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Rabbinic Court publicizes identity of recalcitrant husband
Matthew Wagner
Rabbinic Court publicize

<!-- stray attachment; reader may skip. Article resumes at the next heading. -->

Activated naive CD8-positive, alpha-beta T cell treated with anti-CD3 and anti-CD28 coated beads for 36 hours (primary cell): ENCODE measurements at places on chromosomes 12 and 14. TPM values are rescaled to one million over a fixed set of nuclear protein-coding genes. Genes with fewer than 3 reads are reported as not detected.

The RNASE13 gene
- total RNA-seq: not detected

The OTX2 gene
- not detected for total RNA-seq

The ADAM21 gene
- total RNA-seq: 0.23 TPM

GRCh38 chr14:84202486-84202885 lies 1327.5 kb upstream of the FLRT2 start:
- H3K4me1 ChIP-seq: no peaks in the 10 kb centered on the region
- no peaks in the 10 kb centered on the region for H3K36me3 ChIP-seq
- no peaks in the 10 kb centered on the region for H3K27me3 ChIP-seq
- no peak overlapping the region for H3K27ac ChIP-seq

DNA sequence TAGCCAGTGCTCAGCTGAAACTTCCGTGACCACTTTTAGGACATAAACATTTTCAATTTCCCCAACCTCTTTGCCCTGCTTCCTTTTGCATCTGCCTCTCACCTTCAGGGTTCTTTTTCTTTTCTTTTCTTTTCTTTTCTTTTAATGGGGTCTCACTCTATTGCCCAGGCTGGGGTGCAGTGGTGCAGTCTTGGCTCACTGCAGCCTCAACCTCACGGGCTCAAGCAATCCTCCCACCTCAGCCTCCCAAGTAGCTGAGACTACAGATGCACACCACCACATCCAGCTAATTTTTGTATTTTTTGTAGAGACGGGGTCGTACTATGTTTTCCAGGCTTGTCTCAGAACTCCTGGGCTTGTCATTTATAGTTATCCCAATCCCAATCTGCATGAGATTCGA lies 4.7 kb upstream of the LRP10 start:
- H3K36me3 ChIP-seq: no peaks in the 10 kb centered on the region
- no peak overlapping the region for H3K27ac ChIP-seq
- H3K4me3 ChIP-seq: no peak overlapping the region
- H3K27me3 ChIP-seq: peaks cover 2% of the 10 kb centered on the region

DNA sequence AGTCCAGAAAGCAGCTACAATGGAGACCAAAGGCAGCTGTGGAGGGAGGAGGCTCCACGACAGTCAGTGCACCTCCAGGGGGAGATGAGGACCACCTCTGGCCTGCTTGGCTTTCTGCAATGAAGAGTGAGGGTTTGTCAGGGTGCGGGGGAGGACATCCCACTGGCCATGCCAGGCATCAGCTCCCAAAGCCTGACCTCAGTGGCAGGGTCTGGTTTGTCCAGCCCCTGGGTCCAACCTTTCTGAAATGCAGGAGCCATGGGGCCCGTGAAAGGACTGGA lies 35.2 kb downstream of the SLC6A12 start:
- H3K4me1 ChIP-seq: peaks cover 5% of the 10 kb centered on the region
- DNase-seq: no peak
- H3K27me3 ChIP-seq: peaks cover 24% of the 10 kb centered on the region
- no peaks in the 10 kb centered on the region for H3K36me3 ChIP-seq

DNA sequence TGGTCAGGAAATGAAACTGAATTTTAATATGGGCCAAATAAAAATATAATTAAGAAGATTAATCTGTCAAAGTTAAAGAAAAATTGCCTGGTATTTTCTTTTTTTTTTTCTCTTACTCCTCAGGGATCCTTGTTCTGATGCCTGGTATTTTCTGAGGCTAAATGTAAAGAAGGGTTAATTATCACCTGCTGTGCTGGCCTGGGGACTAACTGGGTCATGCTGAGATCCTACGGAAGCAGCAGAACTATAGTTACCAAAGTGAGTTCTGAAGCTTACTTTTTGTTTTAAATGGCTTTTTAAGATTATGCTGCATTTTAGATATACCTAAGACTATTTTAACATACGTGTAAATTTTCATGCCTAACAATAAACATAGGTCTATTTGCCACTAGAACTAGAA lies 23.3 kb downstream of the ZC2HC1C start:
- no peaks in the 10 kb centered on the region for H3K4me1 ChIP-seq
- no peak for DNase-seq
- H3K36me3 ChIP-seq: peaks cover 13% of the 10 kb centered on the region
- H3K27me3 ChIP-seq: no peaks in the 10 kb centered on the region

The Jerusalem Rabbinical Court decided on Thursday to publicize the identity of a recalcitrant husband who has refused for four years to give his wife a get (writ of divorce). "Wanted" notices have been published on the Rabbinical Courts' Web site. And the court system's spokeswoman has contacted Israeli media in an attempt to track down David Shem-Tov. "In an unprecedented move the Rabbinical Court is asking for the public's help to track down a recalcitrant husband who has repeatedly refused to give his wife a get," the court said in a statement. David Shem-Tov has refused to appear in court on several occasions, according to the statement. As a result the court has tried to use various sanctions against the husband to force him to give a get. These sanctions include revoking Shem-Tov's driver's license, blocking his bank account, preventing him from leaving the country and preventing him from being employed in all public institutions. The court commissioned a private investigator who failed to locate Shem-Tov. "I want to start a new life for myself, give birth to more children," Merav, David's wife, said on Thursday. "And that basic right has been denied me by a man whom I do not wish to live with and all he is doing is motivated by revenge. "My only hope is that someone out there will see the e-mails I have sent out with his picture and this news article and will want to help me," she said. All weddings and divorces performed for Jewish Israelis are done in accordance with Orthodox Jewish law. According to Halacha a woman cannot divorce her husband until she receives his consent. Until she does she remains in a type of limbo. She cannot remarry and any child she gives birth to is considered a mamzer - a child born as the result of an illicit sexual relationship. Mamzerim are forbidden to marry. Tamir Shem-Tov, David's brother, said that David is delaying the divorce because he is waging a war to retain at least partial custody of his daughter, who is now seven years old. "During the four years that David and Merav were together David developed a strong connection with his daughter," said Tamir Shem-Tov. "Although we come from a traditional family where the mother is expected to stay home, in David's case he was a mother figure and he allowed Merav to develop a career. "But Merav refuses to give him joint custody and that is killing him. His only bargaining chip is the get," Tamir Shem-Tov said. Tamir Shem-Tov said that he had no idea where David was hiding. "I have not seen him for over a year, when he attended the brit of my son. I occasionally am updated on his well-being from people whom I do not know," he said. Merav said that the Family Court, relying on the recommendation of a social worker it had appointed, had decided that custody of the daughter would be in the sole hands of the mother and that David could be in contact with his daughter only under supervision. Merav added that her husband has been cynically using Halacha to keep her captive. "It is not enough that I am a captive in my husband's hands. My situation is worse than a slave's. According to Halacha a slave can redeem himself. But I can't," she said.
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